Welcome to Roger’s Take on Religion: An Inclusive Perspective

In my book, the rejected always return as heroes or heroines forcing the culprits who spurned them to apologize on bended knee. Unfortunately, such justice may be generations in the coming. Consider the story of classical musician, Marian Anderson.

In 1939, Howard University officials requested use of Constitution Hall, the auditorium at the headquarters of the Daughters of the American Revolution (DAR), for a performance by Ms. Anderson. Because she was black, the request was rejected.

This denial so enraged Eleanor Roosevelt that she arranged for Ms. Anderson to perform instead at a desegregation rally at the Lincoln Memorial. On Easter Sunday, Ms. Anderson sang “My Country, ‘Tis of Thee” before 75,000 people and a national radio audience. Her performance became a pivotal moment in the civil rights movement.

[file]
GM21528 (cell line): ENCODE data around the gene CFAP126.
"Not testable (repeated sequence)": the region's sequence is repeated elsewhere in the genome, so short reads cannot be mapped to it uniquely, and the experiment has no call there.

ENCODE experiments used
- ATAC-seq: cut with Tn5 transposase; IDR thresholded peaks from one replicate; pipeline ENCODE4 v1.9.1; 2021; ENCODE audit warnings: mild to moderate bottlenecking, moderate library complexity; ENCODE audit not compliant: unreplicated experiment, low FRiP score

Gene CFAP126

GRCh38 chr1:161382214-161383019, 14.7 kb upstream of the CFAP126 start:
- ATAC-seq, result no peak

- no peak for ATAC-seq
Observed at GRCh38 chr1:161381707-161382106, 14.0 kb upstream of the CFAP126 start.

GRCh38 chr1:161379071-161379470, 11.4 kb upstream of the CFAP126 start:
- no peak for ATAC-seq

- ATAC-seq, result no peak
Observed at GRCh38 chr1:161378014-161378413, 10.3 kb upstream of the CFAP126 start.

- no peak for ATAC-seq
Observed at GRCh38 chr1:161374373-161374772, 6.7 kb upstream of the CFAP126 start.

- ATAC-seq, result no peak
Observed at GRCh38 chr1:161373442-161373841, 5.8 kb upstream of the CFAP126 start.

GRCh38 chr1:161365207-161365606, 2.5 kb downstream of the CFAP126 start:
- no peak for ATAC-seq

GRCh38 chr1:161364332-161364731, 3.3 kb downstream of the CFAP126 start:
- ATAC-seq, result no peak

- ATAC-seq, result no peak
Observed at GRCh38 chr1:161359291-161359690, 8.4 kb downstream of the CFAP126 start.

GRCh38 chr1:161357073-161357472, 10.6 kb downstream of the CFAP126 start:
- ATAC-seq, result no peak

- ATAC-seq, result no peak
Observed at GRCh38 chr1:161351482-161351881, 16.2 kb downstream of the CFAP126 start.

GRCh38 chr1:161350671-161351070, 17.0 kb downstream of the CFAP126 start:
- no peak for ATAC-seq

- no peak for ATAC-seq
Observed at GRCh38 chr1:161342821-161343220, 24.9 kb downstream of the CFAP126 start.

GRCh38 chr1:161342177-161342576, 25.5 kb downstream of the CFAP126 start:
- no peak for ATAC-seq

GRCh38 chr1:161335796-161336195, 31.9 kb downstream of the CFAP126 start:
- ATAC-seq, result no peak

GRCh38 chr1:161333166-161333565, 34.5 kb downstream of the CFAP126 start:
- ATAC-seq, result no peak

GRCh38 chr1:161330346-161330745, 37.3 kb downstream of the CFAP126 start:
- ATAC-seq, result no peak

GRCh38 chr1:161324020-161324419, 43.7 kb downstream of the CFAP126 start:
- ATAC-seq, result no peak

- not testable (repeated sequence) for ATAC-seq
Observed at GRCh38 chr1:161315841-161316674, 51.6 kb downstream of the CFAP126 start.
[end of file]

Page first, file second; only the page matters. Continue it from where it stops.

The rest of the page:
Ms. Anderson, along with Eleanor Roosevelt and Martin Luther King Jr., will soon grace our country’s $5 bill, while the DAR web site carries this apology: “Our organization truly wishes that history could be re-written, but knowing that it cannot, we are proud to note that DAR has learned from the past.”

Here’s My Take: From a biblical perspective, God always sides with the rejected: “The meek shall obtain fresh joy in the Lord, and the neediest people shall exult in the Holy One of Israel.” (Isa. 29:19)

Perhaps we could help God in this effort and avoid embarrassing apologies on our web sites by spending less time rejecting and more time respecting. That’s the challenging message of the $5 bill.

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